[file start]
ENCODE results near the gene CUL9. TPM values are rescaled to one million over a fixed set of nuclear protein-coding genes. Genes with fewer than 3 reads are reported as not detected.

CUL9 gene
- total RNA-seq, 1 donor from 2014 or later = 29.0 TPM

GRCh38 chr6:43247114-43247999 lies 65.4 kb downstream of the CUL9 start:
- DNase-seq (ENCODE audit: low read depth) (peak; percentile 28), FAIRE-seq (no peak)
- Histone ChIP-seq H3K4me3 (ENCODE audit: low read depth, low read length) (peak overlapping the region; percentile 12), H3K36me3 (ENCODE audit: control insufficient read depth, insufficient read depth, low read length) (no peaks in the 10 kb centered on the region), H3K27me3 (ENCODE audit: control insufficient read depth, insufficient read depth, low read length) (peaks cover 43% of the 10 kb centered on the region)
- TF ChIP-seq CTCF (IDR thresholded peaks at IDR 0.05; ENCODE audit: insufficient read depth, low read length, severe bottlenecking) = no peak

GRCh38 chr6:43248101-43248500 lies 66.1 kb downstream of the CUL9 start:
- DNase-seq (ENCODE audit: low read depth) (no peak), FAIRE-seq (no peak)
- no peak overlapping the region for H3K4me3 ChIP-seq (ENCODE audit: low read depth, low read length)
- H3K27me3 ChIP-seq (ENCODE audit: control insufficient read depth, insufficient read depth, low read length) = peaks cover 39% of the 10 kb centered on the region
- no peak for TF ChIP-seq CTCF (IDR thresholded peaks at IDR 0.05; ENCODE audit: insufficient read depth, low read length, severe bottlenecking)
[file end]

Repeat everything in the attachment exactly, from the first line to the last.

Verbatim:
ENCODE results near the gene CUL9. TPM values are rescaled to one million over a fixed set of nuclear protein-coding genes. Genes with fewer than 3 reads are reported as not detected.

CUL9 gene
- total RNA-seq, 1 donor from 2014 or later = 29.0 TPM

GRCh38 chr6:43247114-43247999 lies 65.4 kb downstream of the CUL9 start:
- DNase-seq (ENCODE audit: low read depth) (peak; percentile 28), FAIRE-seq (no peak)
- Histone ChIP-seq H3K4me3 (ENCODE audit: low read depth, low read length) (peak overlapping the region; percentile 12), H3K36me3 (ENCODE audit: control insufficient read depth, insufficient read depth, low read length) (no peaks in the 10 kb centered on the region), H3K27me3 (ENCODE audit: control insufficient read depth, insufficient read depth, low read length) (peaks cover 43% of the 10 kb centered on the region)
- TF ChIP-seq CTCF (IDR thresholded peaks at IDR 0.05; ENCODE audit: insufficient read depth, low read length, severe bottlenecking) = no peak

GRCh38 chr6:43248101-43248500 lies 66.1 kb downstream of the CUL9 start:
- DNase-seq (ENCODE audit: low read depth) (no peak), FAIRE-seq (no peak)
- no peak overlapping the region for H3K4me3 ChIP-seq (ENCODE audit: low read depth, low read length)
- H3K27me3 ChIP-seq (ENCODE audit: control insufficient read depth, insufficient read depth, low read length) = peaks cover 39% of the 10 kb centered on the region
- no peak for TF ChIP-seq CTCF (IDR thresholded peaks at IDR 0.05; ENCODE audit: insufficient read depth, low read length, severe bottlenecking)